On our last night, a friend arranged a large group dinner at a good, reasonable and very casual shabu-shabu restaurant called Udon-chiri Nishiya Iori. The beef was lovely and the restaurant was relaxed and reasonably priced.
There are of course many more restaurants in Osaka we didn’t visit. Four that I want to go back to try are Kawazoe, Nishi, the Harijyu Curry Restaurant (I was very excited by the huge line), and Becasse, a sexy-sounding French restaurant.
In Osaka, the best hotel (and the only one my friends recommended to me when I was looking for a place to stay) is the Ritz-Carlton, Osaka. This perpetually busy hotel is fantastically well-located in Umeda and is brilliantly appointed. It was perfect in December, right before the holidays. The lobby is furnished with a nod to 18th and 19th Century European opulance. The rooms, by contrast, are classic and very comfortable. The hotel has 4 pretty stunning restaurants, a Japanese, a French, a Chinese and an Italian. It also has two bars and a lobby lounge. The wine bar is really cool; it offers 25 different wines by the glass, including some pretty ultra-premium labels, stuff that you’d normally need to buy a whole bottle to taste. If you can swing it, get access to the Club Lounge on the 34th floor. It’s very plush and comfy and they serve drinks and food throughout the day. Be warned though; all your fellow guests will be similarly circling the food tables waiting for the next delicious something-or-other that will come out from the hotel’s kitchens. When we visited, the hotel was completely full. Amazingly, 90% of the Ritz-Carlton Osaka’s business is domestic. Fortunately, everyone here spoke English perfectly (which is not the case for the rest of the city). And the concierges are amazing. Without their help, we wouldn’t have been able to navigate our way through Osaka. These tireless and always helpful women made recommendations for us, made reservations, printed maps and gave us more help than I have ever gotten from any other concierge in any other city. Their help alone made staying at the Ritz a joy. (If and when you go Osaka and want to go to some of the places I’ve written about in this or the previous post, I suggest asking your own concierge for help. If you stay at the Ritz, I guarantee you’ll have no problem.)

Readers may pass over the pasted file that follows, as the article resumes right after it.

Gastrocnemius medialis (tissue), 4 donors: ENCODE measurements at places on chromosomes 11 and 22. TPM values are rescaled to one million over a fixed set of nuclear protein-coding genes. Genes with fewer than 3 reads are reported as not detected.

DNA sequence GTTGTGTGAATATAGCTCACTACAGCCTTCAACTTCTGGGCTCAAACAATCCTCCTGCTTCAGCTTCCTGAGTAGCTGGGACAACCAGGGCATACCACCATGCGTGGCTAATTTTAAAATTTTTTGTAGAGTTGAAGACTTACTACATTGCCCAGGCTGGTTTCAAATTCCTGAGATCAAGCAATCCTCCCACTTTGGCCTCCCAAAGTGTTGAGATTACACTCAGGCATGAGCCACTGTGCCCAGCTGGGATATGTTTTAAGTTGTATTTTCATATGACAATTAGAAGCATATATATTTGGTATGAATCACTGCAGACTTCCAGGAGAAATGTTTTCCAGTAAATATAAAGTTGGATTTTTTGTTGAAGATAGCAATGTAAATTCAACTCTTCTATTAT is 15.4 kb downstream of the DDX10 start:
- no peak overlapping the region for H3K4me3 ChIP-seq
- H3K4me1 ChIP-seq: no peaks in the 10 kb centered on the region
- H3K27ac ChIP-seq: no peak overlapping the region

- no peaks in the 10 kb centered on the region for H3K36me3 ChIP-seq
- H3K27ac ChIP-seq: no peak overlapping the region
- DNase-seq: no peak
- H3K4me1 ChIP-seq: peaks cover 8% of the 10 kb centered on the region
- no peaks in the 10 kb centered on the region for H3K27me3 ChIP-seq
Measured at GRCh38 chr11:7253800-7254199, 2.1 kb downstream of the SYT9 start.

Osaka really amazed both S and I. We thought that Singaporeans lived to eat and shop. Well, they don’t hold a candle to the people that populate Osaka. The city was a buzzing, utterly mad, utterly wonderful, eating and shopping playground. The city’s two major shopping districts, Umeda and Shinsaibashi, were packed throughout our entire stay. The stores were full and the cash registers were ringing like crazy. The stores were also full of much cooler stuff than what we get here. Among our favourites were the 0101 department store in Namba for cool Japanese women’s fashion, Hankyu department store in Umeda for men’s shoes, the Tomorrowland store on Mido-Suji for really chic men’s and women’s fashion, and Doguya-suji and Hankyu department store for some nifty Japanese kitchen tools. Also, as expected, all the food halls in the department stores were pretty jaw-dropping. S especially liked the ones in Sogo in Shinsaibashi and Takashimaya in Namba. I can’t even begin to describe the sheer joy we had going from pastry counter to pastry counter snacking on gorgeous and delicious sweets. In a class of its own, though, is the food hall in the basement of the Hanshin department store. More like a giant market, this food hall was simply amazing. You can get everything there from fresh produce to specialty cooked foods. Unfortunately, it’s also perpetually packed. You’ll spend just as much time elbowing your way through the crowds as you will trying to buy stuff to snack on.
A drink after all that food
Finally, I had to mention what is one of the coolest bars I have ever been to. There are 3 B Bars in Japan. Owned and operated by Baccarat, these sleek and stylish bars are located next to the French crystal brand’s stores in Tokyo and Osaka. The Osaka B Bar is in Hilton Plaza East in Umeda. From the Ritz-Carlton, it’s a short 10 minute walk. The bars are gorgeously moody and dark. Spotlights highlight each patron’s drinks, which are served, as expected, in Baccarat crystal glasses. For those of us who can’t afford a collection of high-priced crystal, it’s a great chance to feel and use their products. The drinks, by the way, are also perfectly made and simply delicious.